Application Development: How to Make Sure You Don’t Drive Users Crazy
When you develop an application, sometimes it can be difficult to not fill your product with every feature you can think of, but it’s important to know when to stop. Many applications-most of which are not successful-suffer from bloated designs, and their users often have no idea what to do with half of it. Balance and prioritization are paramount in custom software development, especially in the mobile space.
Instagram, for example, offers a wide range of filters and options, but is simple to grasp, and doesn’t overdo it. Most people stick to tweaking their photos with filters, and leave it at that. What Instagram didn’t do was cram options like those found in the built-in iOS photo editor, which is significantly more robust. Most people won’t use all of the features it has to offer. The average user doesn’t want to mess with horizon lines or black points; they just want to take a photo, choose a filter that makes them look their best, and then upload it to share it with their friends. In this case, less is more. It’s hard to argue with Instagram’s success.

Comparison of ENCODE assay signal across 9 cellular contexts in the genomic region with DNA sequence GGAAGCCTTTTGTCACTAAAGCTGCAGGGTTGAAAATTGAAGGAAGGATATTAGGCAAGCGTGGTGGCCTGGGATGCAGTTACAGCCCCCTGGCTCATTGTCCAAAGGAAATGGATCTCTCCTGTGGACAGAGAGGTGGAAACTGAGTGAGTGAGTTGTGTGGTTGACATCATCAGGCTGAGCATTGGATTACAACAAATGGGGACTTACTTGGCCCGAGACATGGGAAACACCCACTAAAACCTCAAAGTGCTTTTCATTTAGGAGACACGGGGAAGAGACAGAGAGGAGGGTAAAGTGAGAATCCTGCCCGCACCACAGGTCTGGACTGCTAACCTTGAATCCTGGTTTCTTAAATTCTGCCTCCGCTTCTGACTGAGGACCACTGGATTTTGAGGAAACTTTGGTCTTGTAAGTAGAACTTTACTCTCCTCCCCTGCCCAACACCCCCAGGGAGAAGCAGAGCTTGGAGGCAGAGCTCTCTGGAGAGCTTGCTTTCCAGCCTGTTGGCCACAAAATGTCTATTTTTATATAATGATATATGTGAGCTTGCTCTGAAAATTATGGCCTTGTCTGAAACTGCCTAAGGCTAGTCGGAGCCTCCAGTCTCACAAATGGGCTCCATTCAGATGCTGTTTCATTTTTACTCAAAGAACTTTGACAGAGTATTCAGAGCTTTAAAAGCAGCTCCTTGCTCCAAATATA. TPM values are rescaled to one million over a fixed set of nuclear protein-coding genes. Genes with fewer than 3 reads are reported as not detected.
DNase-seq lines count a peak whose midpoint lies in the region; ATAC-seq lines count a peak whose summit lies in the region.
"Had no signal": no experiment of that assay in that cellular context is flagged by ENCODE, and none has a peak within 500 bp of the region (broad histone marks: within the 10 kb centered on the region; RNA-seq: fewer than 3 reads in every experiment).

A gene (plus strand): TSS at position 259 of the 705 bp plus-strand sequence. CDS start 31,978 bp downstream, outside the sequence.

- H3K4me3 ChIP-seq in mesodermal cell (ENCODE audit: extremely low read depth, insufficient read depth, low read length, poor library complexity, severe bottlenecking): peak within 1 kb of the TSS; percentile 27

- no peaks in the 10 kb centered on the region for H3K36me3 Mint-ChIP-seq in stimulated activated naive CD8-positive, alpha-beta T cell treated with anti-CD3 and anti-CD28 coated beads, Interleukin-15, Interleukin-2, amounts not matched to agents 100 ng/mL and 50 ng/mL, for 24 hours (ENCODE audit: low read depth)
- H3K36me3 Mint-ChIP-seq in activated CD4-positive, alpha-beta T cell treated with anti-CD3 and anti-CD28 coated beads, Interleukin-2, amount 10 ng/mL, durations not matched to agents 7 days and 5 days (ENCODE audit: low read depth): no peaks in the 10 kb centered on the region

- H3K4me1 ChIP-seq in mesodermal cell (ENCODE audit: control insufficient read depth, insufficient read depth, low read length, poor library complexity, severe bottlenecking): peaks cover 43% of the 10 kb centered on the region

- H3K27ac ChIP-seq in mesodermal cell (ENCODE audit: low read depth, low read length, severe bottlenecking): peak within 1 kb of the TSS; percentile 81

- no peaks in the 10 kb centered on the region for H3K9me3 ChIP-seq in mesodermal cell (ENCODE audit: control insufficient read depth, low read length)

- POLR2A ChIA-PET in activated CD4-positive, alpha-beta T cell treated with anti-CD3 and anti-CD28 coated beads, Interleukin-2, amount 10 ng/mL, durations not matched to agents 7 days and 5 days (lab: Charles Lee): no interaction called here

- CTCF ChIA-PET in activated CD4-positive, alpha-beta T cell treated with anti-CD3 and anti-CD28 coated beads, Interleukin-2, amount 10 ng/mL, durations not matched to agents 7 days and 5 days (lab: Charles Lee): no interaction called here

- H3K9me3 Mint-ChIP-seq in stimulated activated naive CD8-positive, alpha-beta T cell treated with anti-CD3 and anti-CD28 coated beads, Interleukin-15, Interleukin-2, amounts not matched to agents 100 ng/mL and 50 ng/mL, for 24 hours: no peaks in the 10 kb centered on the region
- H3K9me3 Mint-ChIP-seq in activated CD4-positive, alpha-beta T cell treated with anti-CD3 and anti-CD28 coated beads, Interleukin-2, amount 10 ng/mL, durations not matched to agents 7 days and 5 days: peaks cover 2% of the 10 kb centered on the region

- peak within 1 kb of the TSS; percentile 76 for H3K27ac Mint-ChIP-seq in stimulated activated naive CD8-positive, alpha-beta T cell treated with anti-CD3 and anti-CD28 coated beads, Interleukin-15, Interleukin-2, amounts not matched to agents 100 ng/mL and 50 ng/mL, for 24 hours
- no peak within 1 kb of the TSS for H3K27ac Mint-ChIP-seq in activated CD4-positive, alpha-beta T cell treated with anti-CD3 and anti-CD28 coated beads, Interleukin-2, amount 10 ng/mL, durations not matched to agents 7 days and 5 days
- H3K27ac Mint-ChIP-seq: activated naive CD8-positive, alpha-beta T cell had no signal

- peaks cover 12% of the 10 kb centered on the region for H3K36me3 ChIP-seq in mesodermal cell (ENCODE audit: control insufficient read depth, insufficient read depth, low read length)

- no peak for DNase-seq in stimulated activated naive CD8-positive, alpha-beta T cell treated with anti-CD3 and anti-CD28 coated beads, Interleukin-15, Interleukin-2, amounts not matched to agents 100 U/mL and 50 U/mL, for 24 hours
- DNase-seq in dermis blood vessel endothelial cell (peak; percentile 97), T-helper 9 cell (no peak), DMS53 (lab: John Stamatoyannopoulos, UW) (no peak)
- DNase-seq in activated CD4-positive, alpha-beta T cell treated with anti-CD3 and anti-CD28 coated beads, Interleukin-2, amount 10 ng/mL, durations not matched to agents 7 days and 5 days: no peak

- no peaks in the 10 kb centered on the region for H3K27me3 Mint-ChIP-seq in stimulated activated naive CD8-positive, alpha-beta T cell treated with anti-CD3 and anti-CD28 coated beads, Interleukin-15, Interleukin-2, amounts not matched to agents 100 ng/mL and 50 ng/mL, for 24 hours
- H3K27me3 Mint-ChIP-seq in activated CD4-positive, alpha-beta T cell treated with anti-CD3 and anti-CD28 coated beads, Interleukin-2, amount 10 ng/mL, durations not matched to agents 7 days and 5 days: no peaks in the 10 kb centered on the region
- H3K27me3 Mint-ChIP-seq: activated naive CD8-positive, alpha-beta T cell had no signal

When you add features to your application with wild abandon, you’re not necessarily doing your users any favors. Even if every single one of those features work as intended, the additional weight that’s added with each extra feature can really bog the application down. It can make things difficult to navigate-partly because nobody likes nested menus-and slow to load. Worse, those features may just sit, unused or unnoticed, because your users don’t actually bother with them. That means that you wasted time and resources building part of a product for nothing-something no company can afford to do.
But how do you know when to stop?
Go back to application basics
If you want your application to be successful, you need to be able to identify the core function. Again, to use Instagram as an example, that core function is photo sharing; people use it to share pictures with their friends and followers, and users can comment back and forth on them.
By contrast, the iOS Photos app is designed to manage your photo library directly from your phone or iPad, which invites a deeper level of editing. The complexity of its feature offering is justified because that is part of its intent. Both of these apps have been wildly successful because all of the apps’ features support the core function rather than distract from it.
What’s your app’s core function? If you can’t identify it plainly-not necessarily in a single word, but close to it-then you shouldn’t be adding features.
Add features that will enhance that part of the application experience
Your app may never be “complete.” Facebook has redesigned their whole interface and introduced a range of new features pretty much annually, and that’s not going to slow down any time soon. The same is true, in varying degrees, for many apps.
When you’re designing your application, your features need to be tightly focused on your core user experience. What are your users going to spend their time doing with their app? How can you make that aspect of it better?